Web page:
Goodbye, Calibri: 15 years later, Microsoft will change Office’s default font to one of these five
It was 2007 when Microsoft last changed the default font for Microsoft Office. After many years using the always reliable Times New Roman, Microsoft abandoned it to make Calibri the default font for everything Microsoft. 15 years have passed since then and it’s time to modernize things.
And it is that the Microsoft design team has just announced that the time has come to change the typography. To do this, he has commissioned five new custom fonts and it will be the users who (in part) choose what, in the future, will be the new default font of the Microsoft ecosystem. We are going to know them below, but not before highlighting that those who want to try them can do it in Microsoft 365 from now on.
Five fonts to choose from
The fonts designed for Microsoft have been dubbed Tenorite (Erin McLaughlin y Wei Huang), Bierstadt (Steve Matteson), Skeena (John Hudson y Paul Hanslow), Seaford (Tobias Frere-Jones, Nina Stössinger and Fred Shallcrass) and Grandview (Aaron Bell). All of them are in a sans-serif style and, in turn, opt for humanistic, geometric, Swiss and industrial designs.
Although at first glance they may seem very similar, the truth is that there are substantial differences. In the image above you can see the same text written with Calibri (for reference) and with the five fonts. If we look at mouths like “e” and “a” and consonants like “t”, we can see that they are not exactly the same. This is how Microsoft defines them:
“Tenorite has the general look of a traditional sans-serif font (a font without serif or stroke at the ends, such as Times New Roman), but with a warmer and friendlier style. Elements such as large dots, accents, and punctuation they make Tenorite comfortable to read in small sizes on the screen, and the sharp shapes and wide characters create an overall feeling of openness. “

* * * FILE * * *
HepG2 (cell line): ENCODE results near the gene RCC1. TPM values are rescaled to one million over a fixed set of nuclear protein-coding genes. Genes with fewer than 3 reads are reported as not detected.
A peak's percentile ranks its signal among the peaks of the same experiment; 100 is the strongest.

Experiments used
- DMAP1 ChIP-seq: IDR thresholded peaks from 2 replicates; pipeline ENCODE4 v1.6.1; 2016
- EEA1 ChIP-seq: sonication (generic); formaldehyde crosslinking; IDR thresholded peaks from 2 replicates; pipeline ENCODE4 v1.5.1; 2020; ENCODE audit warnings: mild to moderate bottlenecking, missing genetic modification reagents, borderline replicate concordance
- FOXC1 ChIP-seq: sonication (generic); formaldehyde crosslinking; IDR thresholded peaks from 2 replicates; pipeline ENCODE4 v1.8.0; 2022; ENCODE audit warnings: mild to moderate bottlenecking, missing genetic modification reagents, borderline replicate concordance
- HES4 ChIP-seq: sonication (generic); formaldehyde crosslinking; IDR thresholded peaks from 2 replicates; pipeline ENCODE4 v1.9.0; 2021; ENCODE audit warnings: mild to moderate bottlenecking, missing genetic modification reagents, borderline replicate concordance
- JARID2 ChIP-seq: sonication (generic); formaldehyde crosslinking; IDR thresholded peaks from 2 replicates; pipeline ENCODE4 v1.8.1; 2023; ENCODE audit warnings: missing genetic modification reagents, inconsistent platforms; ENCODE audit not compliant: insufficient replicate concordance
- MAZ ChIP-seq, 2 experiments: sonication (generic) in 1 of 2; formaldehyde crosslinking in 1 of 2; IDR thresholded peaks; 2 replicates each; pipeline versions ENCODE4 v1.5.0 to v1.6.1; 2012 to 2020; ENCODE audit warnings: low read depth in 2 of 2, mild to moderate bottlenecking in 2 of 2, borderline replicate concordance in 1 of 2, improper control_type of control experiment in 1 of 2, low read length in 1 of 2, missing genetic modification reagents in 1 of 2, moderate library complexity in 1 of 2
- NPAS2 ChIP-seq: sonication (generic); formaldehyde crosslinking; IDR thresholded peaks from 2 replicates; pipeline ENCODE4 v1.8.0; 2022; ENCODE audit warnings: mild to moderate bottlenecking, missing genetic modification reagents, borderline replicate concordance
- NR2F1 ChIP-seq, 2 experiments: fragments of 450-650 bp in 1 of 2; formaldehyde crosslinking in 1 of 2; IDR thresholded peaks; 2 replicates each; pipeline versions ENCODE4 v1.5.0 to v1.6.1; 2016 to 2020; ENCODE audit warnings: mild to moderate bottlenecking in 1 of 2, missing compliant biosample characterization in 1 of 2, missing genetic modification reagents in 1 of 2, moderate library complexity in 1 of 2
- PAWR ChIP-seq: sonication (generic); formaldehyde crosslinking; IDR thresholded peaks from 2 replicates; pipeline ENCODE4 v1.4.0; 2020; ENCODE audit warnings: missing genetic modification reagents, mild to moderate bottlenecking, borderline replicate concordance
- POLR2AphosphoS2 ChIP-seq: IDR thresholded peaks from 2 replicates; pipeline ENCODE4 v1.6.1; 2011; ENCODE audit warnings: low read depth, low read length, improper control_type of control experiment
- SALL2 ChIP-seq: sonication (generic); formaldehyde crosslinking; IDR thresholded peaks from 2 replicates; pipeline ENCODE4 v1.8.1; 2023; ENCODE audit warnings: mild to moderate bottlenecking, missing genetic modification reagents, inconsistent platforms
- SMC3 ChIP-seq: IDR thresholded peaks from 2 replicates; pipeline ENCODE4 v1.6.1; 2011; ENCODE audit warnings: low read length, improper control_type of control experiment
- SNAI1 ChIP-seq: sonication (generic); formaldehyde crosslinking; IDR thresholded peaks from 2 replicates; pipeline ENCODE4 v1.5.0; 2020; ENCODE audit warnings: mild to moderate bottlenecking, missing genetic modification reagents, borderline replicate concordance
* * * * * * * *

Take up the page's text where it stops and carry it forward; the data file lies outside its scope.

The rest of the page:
“Bierstadt is a precise and contemporary sans-serif typeface inspired by the Swiss typeface of the mid-20th century. Bierstadt is a versatile typeface that expresses simplicity and rationality in a highly readable way, and is also remarkably clear with stroke endings that emphasize order and moderation “.
“Skeena is a” humanistic “sans-serif typeface based on the shapes of traditional serif typefaces. Its strokes are modulated, with a striking contrast between thick and thin and a distinctive cut applied to the ends of many of Skeena is ideal for body text in long documents, as well as shorter passages that often appear in presentations, brochures, tables and reports. “
“Seaford is a sans-serif typeface that has its roots in the design of ancient serif typefaces and evokes their comfortable familiarity. Its smoothly organic and asymmetrical shapes aid reading by highlighting the differences between the letters, creating thus more recognizable word forms. “
“Grandview is a sans-serif typeface derived from classic German road and rail signage, which was designed to be readable from a distance and in poor condition. Grandview was designed for use in body text, but retains the same high-readability qualities, with subtle adjustments made for long-form reading. “
All offer good readability and they are more modern than Calibri. In the end, that is what motivates the change. Just like explain from Microsoft, “A default font is often the first impression we make; it is the visual identity we present to other people.” Calibri, explains the Redmond company, “has served us all well, but we think it’s time to evolve.”
As we said before, the fonts can now be tested in Microsoft 365. Those who are interested can give Microsoft feedback and participate in the selection process. The chosen one will become Microsoft’s default font for future products.